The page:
Yes, your child can play resume all normal activities that don’t involve water after two days of the surgery, including sports.
Your child will need a day or two off from school after the surgery. A week off if adenoids (a patch of tissue that’s high up in the throat, right behind the nose) were removed as well.
You can fly after a day or two of the surgery. In some cases, flying is almost comfortable, as the ear pressures automatically equalize through the grommet.
Your child can experience some of these symptoms – if a grommet displaces, gets blocked, doesn’t drain properly, or falls out before its time. Treatments are available for these – there are eardrops to unblock a tube or clear up the discharge.
These are a few of the important signs you should be careful of. Contact your doctor if your child has-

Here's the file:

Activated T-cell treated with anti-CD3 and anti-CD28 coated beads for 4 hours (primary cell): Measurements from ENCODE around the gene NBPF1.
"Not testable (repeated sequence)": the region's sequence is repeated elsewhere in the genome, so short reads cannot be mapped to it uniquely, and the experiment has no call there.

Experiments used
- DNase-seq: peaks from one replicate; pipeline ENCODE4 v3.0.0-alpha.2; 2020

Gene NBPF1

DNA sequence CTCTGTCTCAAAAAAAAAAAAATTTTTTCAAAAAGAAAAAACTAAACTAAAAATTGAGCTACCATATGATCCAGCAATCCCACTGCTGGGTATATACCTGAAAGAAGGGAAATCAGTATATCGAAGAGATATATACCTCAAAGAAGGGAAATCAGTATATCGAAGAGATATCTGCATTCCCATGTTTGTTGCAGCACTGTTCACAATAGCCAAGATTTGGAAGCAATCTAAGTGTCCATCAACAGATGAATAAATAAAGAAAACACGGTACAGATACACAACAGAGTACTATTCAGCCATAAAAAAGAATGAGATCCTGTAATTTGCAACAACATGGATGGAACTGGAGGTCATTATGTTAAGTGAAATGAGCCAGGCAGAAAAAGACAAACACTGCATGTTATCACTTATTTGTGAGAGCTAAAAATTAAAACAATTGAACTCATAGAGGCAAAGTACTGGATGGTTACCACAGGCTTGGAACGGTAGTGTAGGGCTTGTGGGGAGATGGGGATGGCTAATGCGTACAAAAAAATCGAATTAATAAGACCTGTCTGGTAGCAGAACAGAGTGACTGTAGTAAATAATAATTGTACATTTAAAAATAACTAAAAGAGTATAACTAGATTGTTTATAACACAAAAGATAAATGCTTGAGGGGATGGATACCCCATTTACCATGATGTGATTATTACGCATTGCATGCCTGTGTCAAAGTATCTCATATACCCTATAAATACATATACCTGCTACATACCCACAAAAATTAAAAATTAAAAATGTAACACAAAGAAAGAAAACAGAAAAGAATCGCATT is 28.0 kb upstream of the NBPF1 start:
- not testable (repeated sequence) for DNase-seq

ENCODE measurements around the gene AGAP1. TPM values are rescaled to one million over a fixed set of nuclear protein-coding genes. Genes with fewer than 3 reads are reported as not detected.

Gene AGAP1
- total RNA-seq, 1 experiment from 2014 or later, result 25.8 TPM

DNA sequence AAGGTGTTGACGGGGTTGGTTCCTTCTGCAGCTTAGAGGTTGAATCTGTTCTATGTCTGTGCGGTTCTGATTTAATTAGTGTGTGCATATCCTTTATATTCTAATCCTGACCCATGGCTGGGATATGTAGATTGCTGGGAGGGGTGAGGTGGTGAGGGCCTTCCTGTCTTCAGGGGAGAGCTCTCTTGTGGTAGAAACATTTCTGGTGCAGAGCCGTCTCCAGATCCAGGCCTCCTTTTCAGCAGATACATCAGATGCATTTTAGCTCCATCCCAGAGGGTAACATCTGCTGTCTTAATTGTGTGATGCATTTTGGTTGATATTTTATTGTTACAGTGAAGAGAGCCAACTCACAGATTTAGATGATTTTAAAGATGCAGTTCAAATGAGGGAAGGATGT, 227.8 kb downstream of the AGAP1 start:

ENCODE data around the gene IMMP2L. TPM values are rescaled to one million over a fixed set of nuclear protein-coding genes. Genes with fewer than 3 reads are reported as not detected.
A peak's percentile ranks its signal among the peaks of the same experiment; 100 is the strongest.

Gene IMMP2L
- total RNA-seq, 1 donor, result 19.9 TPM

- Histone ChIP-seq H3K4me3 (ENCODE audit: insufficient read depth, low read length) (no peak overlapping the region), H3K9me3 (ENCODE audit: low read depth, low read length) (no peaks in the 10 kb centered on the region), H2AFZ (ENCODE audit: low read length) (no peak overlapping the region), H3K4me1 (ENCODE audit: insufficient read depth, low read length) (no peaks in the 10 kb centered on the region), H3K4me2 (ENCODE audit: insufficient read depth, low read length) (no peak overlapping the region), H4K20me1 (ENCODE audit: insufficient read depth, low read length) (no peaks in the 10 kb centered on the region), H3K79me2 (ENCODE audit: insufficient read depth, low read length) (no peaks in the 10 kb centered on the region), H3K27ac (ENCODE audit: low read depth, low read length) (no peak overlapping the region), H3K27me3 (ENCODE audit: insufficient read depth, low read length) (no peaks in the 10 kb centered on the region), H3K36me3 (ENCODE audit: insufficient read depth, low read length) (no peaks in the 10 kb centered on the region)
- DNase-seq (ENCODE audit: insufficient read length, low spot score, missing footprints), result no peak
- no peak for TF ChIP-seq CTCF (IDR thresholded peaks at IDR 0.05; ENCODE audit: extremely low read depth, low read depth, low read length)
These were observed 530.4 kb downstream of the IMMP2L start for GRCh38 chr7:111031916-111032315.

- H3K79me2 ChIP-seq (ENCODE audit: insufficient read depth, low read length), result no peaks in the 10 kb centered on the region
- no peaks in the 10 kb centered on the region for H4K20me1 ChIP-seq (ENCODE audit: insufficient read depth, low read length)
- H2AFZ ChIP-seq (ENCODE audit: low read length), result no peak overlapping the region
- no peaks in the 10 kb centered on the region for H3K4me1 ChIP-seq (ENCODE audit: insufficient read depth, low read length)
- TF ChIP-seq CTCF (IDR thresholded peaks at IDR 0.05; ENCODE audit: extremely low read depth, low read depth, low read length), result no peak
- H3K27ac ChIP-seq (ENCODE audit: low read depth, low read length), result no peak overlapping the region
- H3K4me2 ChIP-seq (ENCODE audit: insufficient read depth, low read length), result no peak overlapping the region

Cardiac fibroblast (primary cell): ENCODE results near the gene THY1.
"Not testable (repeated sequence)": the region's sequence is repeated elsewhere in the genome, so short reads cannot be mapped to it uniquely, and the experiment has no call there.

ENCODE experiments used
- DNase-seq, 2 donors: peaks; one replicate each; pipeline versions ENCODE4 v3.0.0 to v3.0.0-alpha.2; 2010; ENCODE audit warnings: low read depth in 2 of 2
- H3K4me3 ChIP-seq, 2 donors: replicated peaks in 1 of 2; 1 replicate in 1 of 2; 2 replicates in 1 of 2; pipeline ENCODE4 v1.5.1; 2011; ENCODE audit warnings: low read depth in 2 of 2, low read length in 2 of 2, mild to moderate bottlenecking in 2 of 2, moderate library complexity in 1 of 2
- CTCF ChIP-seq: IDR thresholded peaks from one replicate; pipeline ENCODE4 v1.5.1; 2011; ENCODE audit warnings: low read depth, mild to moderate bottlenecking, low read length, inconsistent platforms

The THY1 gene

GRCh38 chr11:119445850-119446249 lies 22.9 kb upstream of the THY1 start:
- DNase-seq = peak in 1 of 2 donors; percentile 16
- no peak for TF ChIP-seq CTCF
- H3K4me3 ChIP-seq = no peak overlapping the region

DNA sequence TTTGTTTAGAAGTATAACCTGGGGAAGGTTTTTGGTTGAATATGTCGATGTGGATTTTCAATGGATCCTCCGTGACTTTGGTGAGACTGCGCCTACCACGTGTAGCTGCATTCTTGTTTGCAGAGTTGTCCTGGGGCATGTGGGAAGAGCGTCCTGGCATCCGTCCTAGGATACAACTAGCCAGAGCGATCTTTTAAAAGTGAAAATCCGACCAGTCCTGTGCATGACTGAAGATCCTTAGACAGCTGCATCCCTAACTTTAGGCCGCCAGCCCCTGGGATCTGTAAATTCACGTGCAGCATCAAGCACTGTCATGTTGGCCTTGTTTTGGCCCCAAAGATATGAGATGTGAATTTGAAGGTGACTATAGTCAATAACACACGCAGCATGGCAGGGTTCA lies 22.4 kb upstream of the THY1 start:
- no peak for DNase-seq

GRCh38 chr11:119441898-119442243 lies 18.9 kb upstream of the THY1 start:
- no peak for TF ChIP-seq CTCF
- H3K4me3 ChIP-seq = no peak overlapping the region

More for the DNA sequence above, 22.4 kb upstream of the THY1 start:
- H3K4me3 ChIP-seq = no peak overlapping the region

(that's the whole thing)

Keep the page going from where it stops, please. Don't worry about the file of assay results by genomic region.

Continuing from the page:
- Discharge continues even after 2 days of the surgery. This is a sign of infection, even if your child doesn’t feel particularly ill
- A fever
- Hearing difficulties
- Dizziness, or a loss of balance
- Pain in the ear that won’t go away or is getting worse
- About the Author
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Dr Ronald Chin is an Australian trained Otolaryngologist Head and Neck Surgeon.
After graduating as a Fellow of the Royal Australasian College of Surgeons, Dr Chin undertook further specialized training in Head and Neck Cancer at the Royal College of Surgeons in Ireland.
He has published many research papers and is an active teacher and scholar.
As part of his sub-specialty training, Dr Chin has training in Laser, Da Vinci Robotic, Flex Robotic and complex surgical techniques.
In addition to specialized Head and Neck Cancer, Dr Chin also enjoys general adult and paediatric ENT Surgery and practices sinus, snoring/sleep and general paediatric ENT Surgical procedures.
Dr Ronald Chin
Conjoint Associate Professor
Otolaryngology Head and Neck Surgery
Western Sydney University